Perie Longo
photo by Rick Carter

Poetry Therapy

Marriage & Family Therapy




The Writing Group

A Widow Discovers Her Tires Are Bald When the “Check Engine” Light Comes On

Thirst: Kuwait Poetry Workshop

What I Forgot to Write

Fishing With My Father

What We Live For...

Peanut Butter

Art Helps...

Playing Crash


Dedication (Douglas Family Preserve)

"What Do Women Want?"



Marriage & Family Therapist | Registered Poetry Therapist | Poet

Baggage Claim, WordTech Editions 2014 ($18), The Privacy of Wind ($10) and With Nothing Behind But Sky: A journey through grief ($12) can be ordered directly from Perie.
To order, contact her at perie(at)west(dot)net, visit, or phone her at 805-687-1619.

Peanut Butter

Thank heaven we buy a natural brand rather than one
that’s poisoning the public as reported in today’s news,
our kind the one with a thick layer of oil on top

you have to stir into the stiff brown glop beneath
so it will spread with ease onto bread
without ripping it to shreds. First you insert

the tall-handled wooden spoon mounted with a carved moose
your friend brought as a gift from Russia, and begin blending
as the oil drips down the side of the jar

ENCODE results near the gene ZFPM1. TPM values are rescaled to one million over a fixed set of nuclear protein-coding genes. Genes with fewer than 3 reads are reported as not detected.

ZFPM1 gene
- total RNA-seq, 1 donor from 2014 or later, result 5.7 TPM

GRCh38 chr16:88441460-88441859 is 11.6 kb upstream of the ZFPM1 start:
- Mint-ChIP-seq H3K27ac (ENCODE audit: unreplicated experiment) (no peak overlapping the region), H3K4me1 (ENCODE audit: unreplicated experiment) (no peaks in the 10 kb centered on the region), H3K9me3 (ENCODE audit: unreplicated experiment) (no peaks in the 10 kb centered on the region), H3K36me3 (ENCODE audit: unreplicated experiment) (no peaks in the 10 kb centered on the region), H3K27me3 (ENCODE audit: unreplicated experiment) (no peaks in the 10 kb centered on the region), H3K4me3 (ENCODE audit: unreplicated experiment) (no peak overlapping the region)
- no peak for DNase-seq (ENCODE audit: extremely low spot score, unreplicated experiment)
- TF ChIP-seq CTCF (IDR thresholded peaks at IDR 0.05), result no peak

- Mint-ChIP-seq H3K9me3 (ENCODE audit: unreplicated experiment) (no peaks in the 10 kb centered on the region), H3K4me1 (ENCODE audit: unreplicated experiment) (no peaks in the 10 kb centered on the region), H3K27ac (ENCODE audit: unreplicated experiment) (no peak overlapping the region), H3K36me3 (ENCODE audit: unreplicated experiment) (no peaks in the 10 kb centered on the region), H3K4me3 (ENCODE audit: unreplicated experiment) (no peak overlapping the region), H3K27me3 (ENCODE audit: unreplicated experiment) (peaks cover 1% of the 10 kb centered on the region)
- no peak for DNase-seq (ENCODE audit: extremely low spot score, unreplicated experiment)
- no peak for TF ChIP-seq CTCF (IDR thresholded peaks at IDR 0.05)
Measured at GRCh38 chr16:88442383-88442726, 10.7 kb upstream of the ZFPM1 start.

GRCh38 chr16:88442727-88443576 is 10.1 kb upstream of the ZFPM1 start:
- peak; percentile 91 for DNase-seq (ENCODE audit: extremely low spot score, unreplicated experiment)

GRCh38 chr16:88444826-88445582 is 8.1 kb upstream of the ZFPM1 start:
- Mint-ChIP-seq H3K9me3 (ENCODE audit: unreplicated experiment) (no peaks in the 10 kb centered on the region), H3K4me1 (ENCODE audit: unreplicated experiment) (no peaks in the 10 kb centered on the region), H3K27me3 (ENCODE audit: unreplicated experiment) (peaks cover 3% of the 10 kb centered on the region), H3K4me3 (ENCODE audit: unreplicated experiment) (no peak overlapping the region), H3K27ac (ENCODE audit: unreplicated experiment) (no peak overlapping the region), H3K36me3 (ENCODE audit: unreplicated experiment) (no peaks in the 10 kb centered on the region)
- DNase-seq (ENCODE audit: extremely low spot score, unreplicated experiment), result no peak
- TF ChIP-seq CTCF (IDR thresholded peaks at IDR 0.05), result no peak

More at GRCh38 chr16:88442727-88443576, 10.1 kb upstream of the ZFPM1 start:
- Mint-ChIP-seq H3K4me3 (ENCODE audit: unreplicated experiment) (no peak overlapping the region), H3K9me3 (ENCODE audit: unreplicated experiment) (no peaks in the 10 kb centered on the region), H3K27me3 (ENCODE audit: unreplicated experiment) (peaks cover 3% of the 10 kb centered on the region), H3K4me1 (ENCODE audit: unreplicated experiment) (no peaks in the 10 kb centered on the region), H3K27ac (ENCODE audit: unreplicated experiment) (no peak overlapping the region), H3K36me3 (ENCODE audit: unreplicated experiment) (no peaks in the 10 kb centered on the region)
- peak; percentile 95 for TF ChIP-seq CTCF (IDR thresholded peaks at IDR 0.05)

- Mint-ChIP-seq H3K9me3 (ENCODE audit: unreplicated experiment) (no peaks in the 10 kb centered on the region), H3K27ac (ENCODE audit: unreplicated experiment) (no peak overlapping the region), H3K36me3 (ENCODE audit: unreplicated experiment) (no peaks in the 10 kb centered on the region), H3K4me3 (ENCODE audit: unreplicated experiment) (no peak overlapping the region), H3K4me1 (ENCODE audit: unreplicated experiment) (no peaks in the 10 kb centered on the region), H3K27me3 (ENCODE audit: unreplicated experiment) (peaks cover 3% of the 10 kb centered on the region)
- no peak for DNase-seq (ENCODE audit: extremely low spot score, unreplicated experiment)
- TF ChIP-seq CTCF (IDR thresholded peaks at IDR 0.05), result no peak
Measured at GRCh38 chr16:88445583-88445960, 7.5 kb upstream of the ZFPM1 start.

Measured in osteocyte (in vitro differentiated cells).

onto the counter settling into the grout between the tiles
and you remember how your mother used to slather
her naturally swarthy French skin with olive oil

for a delicious tan but when you did the same thing
your fairer complexion burnt to a crisp
and then your mind drifts to the La Brea tar pits in LA

bubbling up fossils under a full moon
so you move to more drastic measures as you must
in matters attempting to penetrate the surface of things

and you dump the whole mess into a large bowl
mashing and kneading until the texture
is something like wet cement

but when you try to fight it back into the jar
you notice how the agitation and your own vigor
have caused it to expand something like the miracle

of loaves and fishes but you’re hardly Biblical, swearing
with a thick tongue trying to lick the slop
off your fingers and face, while it seems to be rising

like the price of oil itself and the more you try to beat it down
the higher it goes, the wider it spreads and you wonder
if that isn’t the way of oil, not to stop until it slicks over

every bird and boat and beach, country and continent
until we burn and slide helplessly together
in the muck of our making, just to satisfy a Permian hunger.


(Published in Atlanta Review, Fall 2007)